Israel: The Vienna of our Time

Israel is vital to Western interests throughout the Middle East - it truly is the Vienna of our time.

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The Siege of Vienna, by Peter Snayers
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Alexandros Petersen
On 10 May 2011 09:17

In his hit BBC 4 series ‘Civilization: Is the West History?’, Niall Ferguson refers to Israel as the new Vienna, ‘a fortified city on the frontier of Western civilization’. For the well-known historian and commentator, this was an off-hand remark on the way to contrasting historical Western vigour with Eastern idleness. For those who focus on Israel a little more closely, however, it was a quip pregnant with meaning.

Simon Rocker at the Jewish Chronicle picked it up, saying ‘at least someone likes Israel on Channel 4’. But, the significance of Ferguson’s characterization goes far beyond the calcified battle lines of those traditionally pro and anti-Israel. It is important precisely because it transcends that tired debate. Through historical comparison, it reshapes the way the West ought to be thinking of Israel: not just as the Jewish state or in terms of the Middle East peace process, but as a Western outpost under siege. 

The famed Siege of Vienna in 1529 marked the beginning of a century and a half of armed struggle between a coalition of European forces and the menacing, albeit lumbering Ottoman Empire. Israel has so far been assaulted by many of its neighbours, states and non-state actors, for 63 years. If grave security threats such as Hamas, Hezbollah and a potentially nuclear Iran are not neutralized, Israel’s struggle may well go on for another century. But, regardless of its length, Israel’s struggle is not its own. It is part of the great struggle for the continued preponderance of the West.

I do not frame the struggle in this fashion to join ranks with those who believe the global struggle against Islamist extremism to be an extension of the Reconquista, the Crusades, the Ottoman devouring of the Byzantines etc. It would be inaccurate to the see the Yom Kippur War as a modern-day Lepanto. 

It is, however, accurate and instructive to see Israel for what it is: not a bothersome buddy of the United States, not an idiosyncratic result of the ‘Jewish lobby’ in the West, certainly not the ‘arrogant nation that has overreached itself’ that the Guardian feverishly lambasts. Israel is a staunch, vital and enormously useful ally of its fellow Western countries – of the U.S. as well as the UK, not to the mention the entire NATO alliance. Whether or not one has an emotional affinity for the country, it is naive and unscrupulous to see Israel any other way. 

Israel is vital to Western intelligence gathering activities throughout the Middle East. It is the centre for counterterrorism training essential in combating groups such as Al-Qaeda. And whether we want to shield our eyes from reality or not, Israel is the only state with the wherewithal, gumption and hard-headedness to face down the Iranian nuclear threat in the manner required. It should go without saying – but often does not – that Israel is its region’s only functioning democracy: a Jewish homeland that incorporates Arab Israelis in its politics and culture in ways that no other Middle Eastern state has been able to accomplish with its minorities. Even under siege, this outpost maintains one of the world’s most vibrant party political systems.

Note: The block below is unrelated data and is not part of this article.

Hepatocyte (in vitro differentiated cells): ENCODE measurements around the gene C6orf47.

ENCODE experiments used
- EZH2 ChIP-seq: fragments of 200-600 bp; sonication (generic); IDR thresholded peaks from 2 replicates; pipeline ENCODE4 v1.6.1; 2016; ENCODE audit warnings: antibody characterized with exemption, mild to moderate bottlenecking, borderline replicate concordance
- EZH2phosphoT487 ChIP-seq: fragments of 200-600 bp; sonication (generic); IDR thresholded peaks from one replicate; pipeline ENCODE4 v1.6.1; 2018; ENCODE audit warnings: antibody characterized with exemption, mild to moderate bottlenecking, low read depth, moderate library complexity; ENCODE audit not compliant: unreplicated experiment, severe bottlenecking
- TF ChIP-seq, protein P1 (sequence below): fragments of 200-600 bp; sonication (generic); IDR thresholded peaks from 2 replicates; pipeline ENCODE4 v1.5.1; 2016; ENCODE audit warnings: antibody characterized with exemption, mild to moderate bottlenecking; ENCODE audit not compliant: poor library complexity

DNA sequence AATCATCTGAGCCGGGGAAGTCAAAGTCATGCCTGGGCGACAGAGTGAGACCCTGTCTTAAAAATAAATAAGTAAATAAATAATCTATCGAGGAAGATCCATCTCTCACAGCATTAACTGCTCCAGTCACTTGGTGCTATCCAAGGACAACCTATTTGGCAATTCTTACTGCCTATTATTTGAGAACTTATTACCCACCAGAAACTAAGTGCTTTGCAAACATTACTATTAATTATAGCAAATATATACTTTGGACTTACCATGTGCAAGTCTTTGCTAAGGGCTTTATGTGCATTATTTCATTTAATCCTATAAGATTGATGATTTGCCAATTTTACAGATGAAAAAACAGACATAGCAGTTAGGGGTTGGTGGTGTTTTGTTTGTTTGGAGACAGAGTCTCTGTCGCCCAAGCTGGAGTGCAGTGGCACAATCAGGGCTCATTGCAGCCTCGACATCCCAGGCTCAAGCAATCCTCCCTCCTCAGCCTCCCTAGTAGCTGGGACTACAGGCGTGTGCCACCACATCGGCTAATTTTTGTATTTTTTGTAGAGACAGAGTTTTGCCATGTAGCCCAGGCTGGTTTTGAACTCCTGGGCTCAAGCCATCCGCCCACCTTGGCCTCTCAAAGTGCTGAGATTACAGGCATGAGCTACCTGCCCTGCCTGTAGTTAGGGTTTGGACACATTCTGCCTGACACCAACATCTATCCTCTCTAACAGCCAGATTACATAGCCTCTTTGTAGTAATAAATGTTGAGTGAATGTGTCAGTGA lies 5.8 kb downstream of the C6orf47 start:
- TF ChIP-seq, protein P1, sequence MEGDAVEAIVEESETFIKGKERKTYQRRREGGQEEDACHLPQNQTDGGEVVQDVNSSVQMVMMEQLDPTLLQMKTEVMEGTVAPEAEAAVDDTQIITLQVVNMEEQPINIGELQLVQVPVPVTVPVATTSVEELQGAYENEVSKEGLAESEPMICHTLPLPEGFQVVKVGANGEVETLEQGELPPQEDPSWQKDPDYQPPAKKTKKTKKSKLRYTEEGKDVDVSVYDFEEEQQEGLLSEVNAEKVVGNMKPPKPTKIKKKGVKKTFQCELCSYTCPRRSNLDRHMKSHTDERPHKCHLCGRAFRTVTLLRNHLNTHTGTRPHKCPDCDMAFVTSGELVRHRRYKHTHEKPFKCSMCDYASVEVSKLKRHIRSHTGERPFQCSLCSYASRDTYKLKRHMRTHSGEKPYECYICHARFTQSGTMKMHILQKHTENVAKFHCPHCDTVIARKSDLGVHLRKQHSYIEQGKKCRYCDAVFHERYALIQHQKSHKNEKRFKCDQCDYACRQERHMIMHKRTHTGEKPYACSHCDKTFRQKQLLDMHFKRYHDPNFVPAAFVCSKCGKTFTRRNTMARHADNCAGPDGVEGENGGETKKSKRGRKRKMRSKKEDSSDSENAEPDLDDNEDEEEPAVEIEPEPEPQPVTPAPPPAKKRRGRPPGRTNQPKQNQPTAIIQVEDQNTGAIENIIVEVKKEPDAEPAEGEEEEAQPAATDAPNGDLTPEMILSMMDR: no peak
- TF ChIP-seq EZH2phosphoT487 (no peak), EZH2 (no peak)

After the fall of Constantinople – the last remnant of the Roman Empire – Western European civilization survived and flourished due largely to the brave defenders of Vienna. It was this fortified city on the frontier that did the dirty work in the east, so that the seafaring empires of the Dutch, the British and the French could prosper in the west. Similarly, it is Israel that has for decades faced down threats that its Transatlantic allies would rather ignore. But, were it not for reinforcements from across Europe, the ongoing siege of Vienna would have never been lifted; in fact the city may have been subsumed into the Caliph’s domains. 

The least that Western policymakers and publics can do for Israel, the Vienna of our time, is accurately characterize its position and predicament. I hope other commentators will run with Ferguson’s description to begin to reverse the appalling demonization of one of our outposts under siege.

Alexandros Petersen is Director of Research at the Henry Jackson Society and author of The World Island: Eurasian Geopolitics and the Fate of the West.

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